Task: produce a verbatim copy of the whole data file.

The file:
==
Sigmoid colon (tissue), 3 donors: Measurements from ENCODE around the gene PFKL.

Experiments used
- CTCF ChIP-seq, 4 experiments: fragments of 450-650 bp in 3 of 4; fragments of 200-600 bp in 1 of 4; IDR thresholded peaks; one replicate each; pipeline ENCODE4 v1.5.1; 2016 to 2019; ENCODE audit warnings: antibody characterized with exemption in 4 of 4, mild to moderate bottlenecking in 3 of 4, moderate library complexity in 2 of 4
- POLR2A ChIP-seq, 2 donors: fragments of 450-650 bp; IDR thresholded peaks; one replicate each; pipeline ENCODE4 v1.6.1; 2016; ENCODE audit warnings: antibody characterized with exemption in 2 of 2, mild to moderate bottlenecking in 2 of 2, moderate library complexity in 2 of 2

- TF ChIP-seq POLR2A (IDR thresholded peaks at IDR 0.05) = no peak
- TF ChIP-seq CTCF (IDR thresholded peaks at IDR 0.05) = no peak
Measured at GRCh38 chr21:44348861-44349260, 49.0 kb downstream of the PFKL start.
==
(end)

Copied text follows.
Sigmoid colon (tissue), 3 donors: Measurements from ENCODE around the gene PFKL.

Experiments used
- CTCF ChIP-seq, 4 experiments: fragments of 450-650 bp in 3 of 4; fragments of 200-600 bp in 1 of 4; IDR thresholded peaks; one replicate each; pipeline ENCODE4 v1.5.1; 2016 to 2019; ENCODE audit warnings: antibody characterized with exemption in 4 of 4, mild to moderate bottlenecking in 3 of 4, moderate library complexity in 2 of 4
- POLR2A ChIP-seq, 2 donors: fragments of 450-650 bp; IDR thresholded peaks; one replicate each; pipeline ENCODE4 v1.6.1; 2016; ENCODE audit warnings: antibody characterized with exemption in 2 of 2, mild to moderate bottlenecking in 2 of 2, moderate library complexity in 2 of 2

- TF ChIP-seq POLR2A (IDR thresholded peaks at IDR 0.05) = no peak
- TF ChIP-seq CTCF (IDR thresholded peaks at IDR 0.05) = no peak
Measured at GRCh38 chr21:44348861-44349260, 49.0 kb downstream of the PFKL start.